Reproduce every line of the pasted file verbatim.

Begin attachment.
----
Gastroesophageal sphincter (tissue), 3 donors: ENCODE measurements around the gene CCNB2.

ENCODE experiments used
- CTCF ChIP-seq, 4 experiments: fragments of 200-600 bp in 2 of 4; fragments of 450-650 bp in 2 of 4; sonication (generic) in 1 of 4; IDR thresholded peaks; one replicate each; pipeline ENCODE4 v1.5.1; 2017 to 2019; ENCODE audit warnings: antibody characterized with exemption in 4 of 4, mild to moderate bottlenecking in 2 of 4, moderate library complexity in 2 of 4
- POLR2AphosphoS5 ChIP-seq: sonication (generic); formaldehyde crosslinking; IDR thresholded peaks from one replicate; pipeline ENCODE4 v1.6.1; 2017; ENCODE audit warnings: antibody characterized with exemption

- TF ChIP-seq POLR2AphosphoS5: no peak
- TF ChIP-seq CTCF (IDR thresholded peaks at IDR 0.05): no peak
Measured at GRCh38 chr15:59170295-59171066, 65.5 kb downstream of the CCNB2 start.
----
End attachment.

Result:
Gastroesophageal sphincter (tissue), 3 donors: ENCODE measurements around the gene CCNB2.

ENCODE experiments used
- CTCF ChIP-seq, 4 experiments: fragments of 200-600 bp in 2 of 4; fragments of 450-650 bp in 2 of 4; sonication (generic) in 1 of 4; IDR thresholded peaks; one replicate each; pipeline ENCODE4 v1.5.1; 2017 to 2019; ENCODE audit warnings: antibody characterized with exemption in 4 of 4, mild to moderate bottlenecking in 2 of 4, moderate library complexity in 2 of 4
- POLR2AphosphoS5 ChIP-seq: sonication (generic); formaldehyde crosslinking; IDR thresholded peaks from one replicate; pipeline ENCODE4 v1.6.1; 2017; ENCODE audit warnings: antibody characterized with exemption

- TF ChIP-seq POLR2AphosphoS5: no peak
- TF ChIP-seq CTCF (IDR thresholded peaks at IDR 0.05): no peak
Measured at GRCh38 chr15:59170295-59171066, 65.5 kb downstream of the CCNB2 start.